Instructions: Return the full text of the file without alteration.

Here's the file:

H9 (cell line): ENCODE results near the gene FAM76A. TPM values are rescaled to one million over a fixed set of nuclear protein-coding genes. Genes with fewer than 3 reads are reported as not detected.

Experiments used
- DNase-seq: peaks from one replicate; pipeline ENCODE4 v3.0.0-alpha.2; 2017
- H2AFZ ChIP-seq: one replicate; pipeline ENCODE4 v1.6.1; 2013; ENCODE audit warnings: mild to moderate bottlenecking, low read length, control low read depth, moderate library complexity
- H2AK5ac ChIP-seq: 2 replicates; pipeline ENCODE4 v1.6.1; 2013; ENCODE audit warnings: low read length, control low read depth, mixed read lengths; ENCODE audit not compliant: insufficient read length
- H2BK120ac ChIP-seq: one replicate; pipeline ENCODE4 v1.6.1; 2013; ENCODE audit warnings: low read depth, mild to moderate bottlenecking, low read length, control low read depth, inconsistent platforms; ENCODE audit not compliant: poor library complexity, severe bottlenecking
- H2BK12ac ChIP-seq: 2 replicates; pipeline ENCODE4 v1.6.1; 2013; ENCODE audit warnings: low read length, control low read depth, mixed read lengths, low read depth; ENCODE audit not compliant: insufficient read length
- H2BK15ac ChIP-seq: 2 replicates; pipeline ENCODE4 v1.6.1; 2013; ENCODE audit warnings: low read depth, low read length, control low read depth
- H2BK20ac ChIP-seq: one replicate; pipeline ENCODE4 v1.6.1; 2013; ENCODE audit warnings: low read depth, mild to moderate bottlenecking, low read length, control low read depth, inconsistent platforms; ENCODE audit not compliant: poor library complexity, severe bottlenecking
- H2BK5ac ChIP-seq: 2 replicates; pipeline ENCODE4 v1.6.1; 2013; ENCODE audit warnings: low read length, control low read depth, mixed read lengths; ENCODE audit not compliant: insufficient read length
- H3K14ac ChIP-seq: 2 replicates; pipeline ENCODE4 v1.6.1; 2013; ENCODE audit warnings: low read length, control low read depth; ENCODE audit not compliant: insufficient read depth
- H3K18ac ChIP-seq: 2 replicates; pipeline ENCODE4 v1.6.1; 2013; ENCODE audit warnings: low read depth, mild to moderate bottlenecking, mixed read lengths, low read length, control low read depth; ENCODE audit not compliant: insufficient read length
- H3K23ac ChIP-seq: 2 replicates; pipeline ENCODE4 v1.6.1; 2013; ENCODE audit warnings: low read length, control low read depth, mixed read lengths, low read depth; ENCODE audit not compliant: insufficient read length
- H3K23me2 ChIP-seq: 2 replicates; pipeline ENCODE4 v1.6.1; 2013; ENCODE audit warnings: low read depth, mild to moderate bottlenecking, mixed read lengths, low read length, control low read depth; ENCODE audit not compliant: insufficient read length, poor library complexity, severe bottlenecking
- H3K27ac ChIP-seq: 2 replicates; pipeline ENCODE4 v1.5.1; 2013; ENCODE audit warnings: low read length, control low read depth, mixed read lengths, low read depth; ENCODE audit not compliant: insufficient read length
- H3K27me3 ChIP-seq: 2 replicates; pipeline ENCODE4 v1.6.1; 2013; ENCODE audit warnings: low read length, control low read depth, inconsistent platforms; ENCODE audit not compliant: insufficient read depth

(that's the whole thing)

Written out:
H9 (cell line): ENCODE results near the gene FAM76A. TPM values are rescaled to one million over a fixed set of nuclear protein-coding genes. Genes with fewer than 3 reads are reported as not detected.

Experiments used
- DNase-seq: peaks from one replicate; pipeline ENCODE4 v3.0.0-alpha.2; 2017
- H2AFZ ChIP-seq: one replicate; pipeline ENCODE4 v1.6.1; 2013; ENCODE audit warnings: mild to moderate bottlenecking, low read length, control low read depth, moderate library complexity
- H2AK5ac ChIP-seq: 2 replicates; pipeline ENCODE4 v1.6.1; 2013; ENCODE audit warnings: low read length, control low read depth, mixed read lengths; ENCODE audit not compliant: insufficient read length
- H2BK120ac ChIP-seq: one replicate; pipeline ENCODE4 v1.6.1; 2013; ENCODE audit warnings: low read depth, mild to moderate bottlenecking, low read length, control low read depth, inconsistent platforms; ENCODE audit not compliant: poor library complexity, severe bottlenecking
- H2BK12ac ChIP-seq: 2 replicates; pipeline ENCODE4 v1.6.1; 2013; ENCODE audit warnings: low read length, control low read depth, mixed read lengths, low read depth; ENCODE audit not compliant: insufficient read length
- H2BK15ac ChIP-seq: 2 replicates; pipeline ENCODE4 v1.6.1; 2013; ENCODE audit warnings: low read depth, low read length, control low read depth
- H2BK20ac ChIP-seq: one replicate; pipeline ENCODE4 v1.6.1; 2013; ENCODE audit warnings: low read depth, mild to moderate bottlenecking, low read length, control low read depth, inconsistent platforms; ENCODE audit not compliant: poor library complexity, severe bottlenecking
- H2BK5ac ChIP-seq: 2 replicates; pipeline ENCODE4 v1.6.1; 2013; ENCODE audit warnings: low read length, control low read depth, mixed read lengths; ENCODE audit not compliant: insufficient read length
- H3K14ac ChIP-seq: 2 replicates; pipeline ENCODE4 v1.6.1; 2013; ENCODE audit warnings: low read length, control low read depth; ENCODE audit not compliant: insufficient read depth
- H3K18ac ChIP-seq: 2 replicates; pipeline ENCODE4 v1.6.1; 2013; ENCODE audit warnings: low read depth, mild to moderate bottlenecking, mixed read lengths, low read length, control low read depth; ENCODE audit not compliant: insufficient read length
- H3K23ac ChIP-seq: 2 replicates; pipeline ENCODE4 v1.6.1; 2013; ENCODE audit warnings: low read length, control low read depth, mixed read lengths, low read depth; ENCODE audit not compliant: insufficient read length
- H3K23me2 ChIP-seq: 2 replicates; pipeline ENCODE4 v1.6.1; 2013; ENCODE audit warnings: low read depth, mild to moderate bottlenecking, mixed read lengths, low read length, control low read depth; ENCODE audit not compliant: insufficient read length, poor library complexity, severe bottlenecking
- H3K27ac ChIP-seq: 2 replicates; pipeline ENCODE4 v1.5.1; 2013; ENCODE audit warnings: low read length, control low read depth, mixed read lengths, low read depth; ENCODE audit not compliant: insufficient read length
- H3K27me3 ChIP-seq: 2 replicates; pipeline ENCODE4 v1.6.1; 2013; ENCODE audit warnings: low read length, control low read depth, inconsistent platforms; ENCODE audit not compliant: insufficient read depth